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When martial artists refer to “timing”, they are usually discussing anticipatory skills. Anticipation is the ability to predict outcomes of an action (largely external, for our purposes), plan an appropriate response, and initiate it with the correct timing relative to the external action. Numerous studies have shown that superior anticipation timing is indeed what sets expert practitioners apart from novice practitioners in a given activity. The person who can successfully anticipate the outcome of an opponent’s actions before they are completed, and then formulate and initiate a plan of their own response with the appropriate timing will be able to effectively counter an attack. But the important distinction in quoting this information is the context in which it is applicable. Two people facing each other for a match or duel-type fight have the following advantages:

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An Investigation of Leg and Trunk Strength and Reaction Times in Hard-Style Martial Arts Practitioners

There’s a lot of useful and interesting information in this paper, but one of the conclusions stand out:

This study has revealed (rather surprisingly) that the trunk strength is not significantly increased in practitioners of hard-style marital arts. Given that this physically demanding sport is associated large and random movements of the trunk, it would be wise for training regimes to increase focus on trunk stability exercises to increase strength of the abdominal and back muscles. This may lead to an increase in performance and possibly lessen the likelihood of injury or incidence of low back pain; this however, would require further research.

For some strategies to strengthen the musculature involved and avoid muscular imbalances, look here and here.

Kata and waza are both limited by themselves. They are useless until one learns how to apply them in context.”

Motobu Choki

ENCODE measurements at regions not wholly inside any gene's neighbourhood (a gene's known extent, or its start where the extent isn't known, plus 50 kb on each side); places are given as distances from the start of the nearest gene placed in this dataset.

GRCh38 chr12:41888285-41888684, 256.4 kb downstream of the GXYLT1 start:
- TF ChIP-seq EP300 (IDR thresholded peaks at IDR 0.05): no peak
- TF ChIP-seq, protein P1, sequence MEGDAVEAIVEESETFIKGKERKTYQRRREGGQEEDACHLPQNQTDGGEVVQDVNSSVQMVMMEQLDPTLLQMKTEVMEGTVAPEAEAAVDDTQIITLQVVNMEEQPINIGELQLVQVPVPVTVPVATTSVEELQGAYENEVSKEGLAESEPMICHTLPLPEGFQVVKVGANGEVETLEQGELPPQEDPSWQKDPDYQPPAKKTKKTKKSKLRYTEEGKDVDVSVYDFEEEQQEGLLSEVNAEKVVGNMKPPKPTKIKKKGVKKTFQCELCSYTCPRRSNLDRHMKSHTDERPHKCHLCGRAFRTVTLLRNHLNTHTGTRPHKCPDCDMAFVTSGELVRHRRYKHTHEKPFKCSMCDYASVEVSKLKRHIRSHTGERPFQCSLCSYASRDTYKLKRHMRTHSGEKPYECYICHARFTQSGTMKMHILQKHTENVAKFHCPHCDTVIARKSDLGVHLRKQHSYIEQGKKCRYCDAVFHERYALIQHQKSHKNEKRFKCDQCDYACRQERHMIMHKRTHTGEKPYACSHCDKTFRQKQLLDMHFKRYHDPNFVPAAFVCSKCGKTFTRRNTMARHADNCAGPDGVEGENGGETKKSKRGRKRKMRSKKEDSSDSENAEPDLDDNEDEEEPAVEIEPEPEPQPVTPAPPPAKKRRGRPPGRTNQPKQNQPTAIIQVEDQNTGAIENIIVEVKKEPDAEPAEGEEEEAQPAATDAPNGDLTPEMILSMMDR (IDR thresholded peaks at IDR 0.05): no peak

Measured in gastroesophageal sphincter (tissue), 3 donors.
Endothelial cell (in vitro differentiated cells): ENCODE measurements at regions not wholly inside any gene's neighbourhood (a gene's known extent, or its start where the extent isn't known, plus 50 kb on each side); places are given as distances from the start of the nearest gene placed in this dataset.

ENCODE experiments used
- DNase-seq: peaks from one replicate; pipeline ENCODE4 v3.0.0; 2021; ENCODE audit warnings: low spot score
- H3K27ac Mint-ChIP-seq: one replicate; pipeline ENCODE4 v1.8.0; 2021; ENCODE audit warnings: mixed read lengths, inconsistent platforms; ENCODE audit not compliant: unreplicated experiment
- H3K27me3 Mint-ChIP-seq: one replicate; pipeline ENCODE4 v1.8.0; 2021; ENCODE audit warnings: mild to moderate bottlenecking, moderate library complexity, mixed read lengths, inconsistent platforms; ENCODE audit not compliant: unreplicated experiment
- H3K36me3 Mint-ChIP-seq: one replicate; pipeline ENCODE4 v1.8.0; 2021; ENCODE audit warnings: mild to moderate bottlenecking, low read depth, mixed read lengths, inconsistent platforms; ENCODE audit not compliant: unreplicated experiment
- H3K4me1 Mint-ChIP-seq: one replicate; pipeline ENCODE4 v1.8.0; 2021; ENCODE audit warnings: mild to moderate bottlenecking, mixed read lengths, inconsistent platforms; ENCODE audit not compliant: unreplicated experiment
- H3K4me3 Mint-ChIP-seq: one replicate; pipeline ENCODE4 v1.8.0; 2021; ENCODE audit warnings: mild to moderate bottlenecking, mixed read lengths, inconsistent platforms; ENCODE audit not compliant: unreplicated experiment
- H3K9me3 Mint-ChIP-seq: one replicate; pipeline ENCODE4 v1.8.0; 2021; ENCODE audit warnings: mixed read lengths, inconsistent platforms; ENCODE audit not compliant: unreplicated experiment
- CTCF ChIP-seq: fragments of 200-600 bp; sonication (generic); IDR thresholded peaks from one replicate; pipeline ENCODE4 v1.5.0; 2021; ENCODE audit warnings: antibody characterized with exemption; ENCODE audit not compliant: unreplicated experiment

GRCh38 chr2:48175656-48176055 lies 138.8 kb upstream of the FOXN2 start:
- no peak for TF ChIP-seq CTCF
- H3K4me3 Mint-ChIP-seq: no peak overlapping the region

I’ve been fascinated lately with the struggle to define what karate is, why it is or is not special among fighting arts, and specifically, what role kata play in all of this. A quick look around karate blogs and discussion forums makes it evident that more and more practitioners are looking for answers.

Some seem to content to lean on the dojo kun or Confucian-esque observation of customs and “correct behavior”, which implies that karate is not unlike the Boy Scouts. Often this comes with a distinct air of “if you don’t do it like this, you’re simply a heathen running around on the mats.” When other martial arts groups that use codes of conduct are pointed out, many traditional karate people act like wine critics and put on an air of superiority- even when the codes are worded the same as the dojo kun. So much for open-mindedness.

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I’m not very good about keeping a training journal, but I do scribble notes here and there when things occur to me after thinking about something from training or from watching others train. Lately I’ve been cataloging these bits as I find them tucked  into various books, pairs of pants and under couch cushions. So in no particular order, here are some of my random training notes (watch out, Jack Handy):

How you train dictates how you will try to fight- but there is no guarantee that a fight will resemble how you train.

Just posted a couple of additions to the TKRI training clip library:

 

Peripheral Visual Tracking Drill

(this is one of those ideas that made us wonder afterward “why the hell did we think this was going to be fun?”)

 

 

Sumo Drill, 2-Man Variation

If I could move and react like this, I’d never lose a fight.  The way he controls ground force and adjusts his balance, while repeatedly being hit with the opponents’ entire body mass is truly amazing…not to mention, his explosive speed and power.

He didn’t get that way by practicing kata.

At TKRI, almost everything we do can be seen as variations on a theme.  Bob says, “I only have two techniques, strike/throw or throw/strike.”  That may be an exaggeration.  But, in general, we are training to hit hard and put an opponent on the ground.  That’s what it’s all about.

Beginner’s have a tendency to over complicate things.  It’s difficult, at first, to see how the wide variety of techniques all have a few basic principles in common.  When introduced to a new technique, I find the best way to really “make it my own” is to analyze it in terms of a these basic principles.  Almost all martial encounters follow pretty much the same overall pattern, involving three phases:  1) Connect 2) Get an Angle 3) Put Opponent on the Ground.